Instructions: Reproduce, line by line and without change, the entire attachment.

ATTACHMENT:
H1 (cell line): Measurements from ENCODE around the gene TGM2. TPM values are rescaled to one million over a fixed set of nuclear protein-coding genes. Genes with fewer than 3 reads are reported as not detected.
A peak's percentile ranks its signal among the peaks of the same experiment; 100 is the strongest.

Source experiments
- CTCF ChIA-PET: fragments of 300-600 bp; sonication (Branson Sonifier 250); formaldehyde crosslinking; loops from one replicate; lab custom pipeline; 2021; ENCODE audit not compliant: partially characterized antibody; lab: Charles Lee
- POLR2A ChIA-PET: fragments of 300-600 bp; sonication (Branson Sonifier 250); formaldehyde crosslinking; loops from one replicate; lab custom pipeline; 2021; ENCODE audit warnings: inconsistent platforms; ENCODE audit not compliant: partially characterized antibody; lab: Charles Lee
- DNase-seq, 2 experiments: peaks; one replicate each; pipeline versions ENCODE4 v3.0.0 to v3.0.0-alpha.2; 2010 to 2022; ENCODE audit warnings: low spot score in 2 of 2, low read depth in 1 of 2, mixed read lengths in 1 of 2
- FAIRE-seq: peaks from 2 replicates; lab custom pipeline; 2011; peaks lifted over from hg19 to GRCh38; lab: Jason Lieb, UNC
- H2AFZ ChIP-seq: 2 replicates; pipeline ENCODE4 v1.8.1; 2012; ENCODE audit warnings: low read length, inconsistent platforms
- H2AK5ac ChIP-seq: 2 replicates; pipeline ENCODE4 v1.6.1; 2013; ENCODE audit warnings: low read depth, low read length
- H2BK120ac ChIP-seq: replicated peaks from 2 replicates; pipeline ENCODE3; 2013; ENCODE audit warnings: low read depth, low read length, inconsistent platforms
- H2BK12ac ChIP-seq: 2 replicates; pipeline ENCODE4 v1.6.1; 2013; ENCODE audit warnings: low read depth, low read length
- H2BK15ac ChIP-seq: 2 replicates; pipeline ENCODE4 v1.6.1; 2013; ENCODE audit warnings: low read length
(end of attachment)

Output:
H1 (cell line): Measurements from ENCODE around the gene TGM2. TPM values are rescaled to one million over a fixed set of nuclear protein-coding genes. Genes with fewer than 3 reads are reported as not detected.
A peak's percentile ranks its signal among the peaks of the same experiment; 100 is the strongest.

Source experiments
- CTCF ChIA-PET: fragments of 300-600 bp; sonication (Branson Sonifier 250); formaldehyde crosslinking; loops from one replicate; lab custom pipeline; 2021; ENCODE audit not compliant: partially characterized antibody; lab: Charles Lee
- POLR2A ChIA-PET: fragments of 300-600 bp; sonication (Branson Sonifier 250); formaldehyde crosslinking; loops from one replicate; lab custom pipeline; 2021; ENCODE audit warnings: inconsistent platforms; ENCODE audit not compliant: partially characterized antibody; lab: Charles Lee
- DNase-seq, 2 experiments: peaks; one replicate each; pipeline versions ENCODE4 v3.0.0 to v3.0.0-alpha.2; 2010 to 2022; ENCODE audit warnings: low spot score in 2 of 2, low read depth in 1 of 2, mixed read lengths in 1 of 2
- FAIRE-seq: peaks from 2 replicates; lab custom pipeline; 2011; peaks lifted over from hg19 to GRCh38; lab: Jason Lieb, UNC
- H2AFZ ChIP-seq: 2 replicates; pipeline ENCODE4 v1.8.1; 2012; ENCODE audit warnings: low read length, inconsistent platforms
- H2AK5ac ChIP-seq: 2 replicates; pipeline ENCODE4 v1.6.1; 2013; ENCODE audit warnings: low read depth, low read length
- H2BK120ac ChIP-seq: replicated peaks from 2 replicates; pipeline ENCODE3; 2013; ENCODE audit warnings: low read depth, low read length, inconsistent platforms
- H2BK12ac ChIP-seq: 2 replicates; pipeline ENCODE4 v1.6.1; 2013; ENCODE audit warnings: low read depth, low read length
- H2BK15ac ChIP-seq: 2 replicates; pipeline ENCODE4 v1.6.1; 2013; ENCODE audit warnings: low read length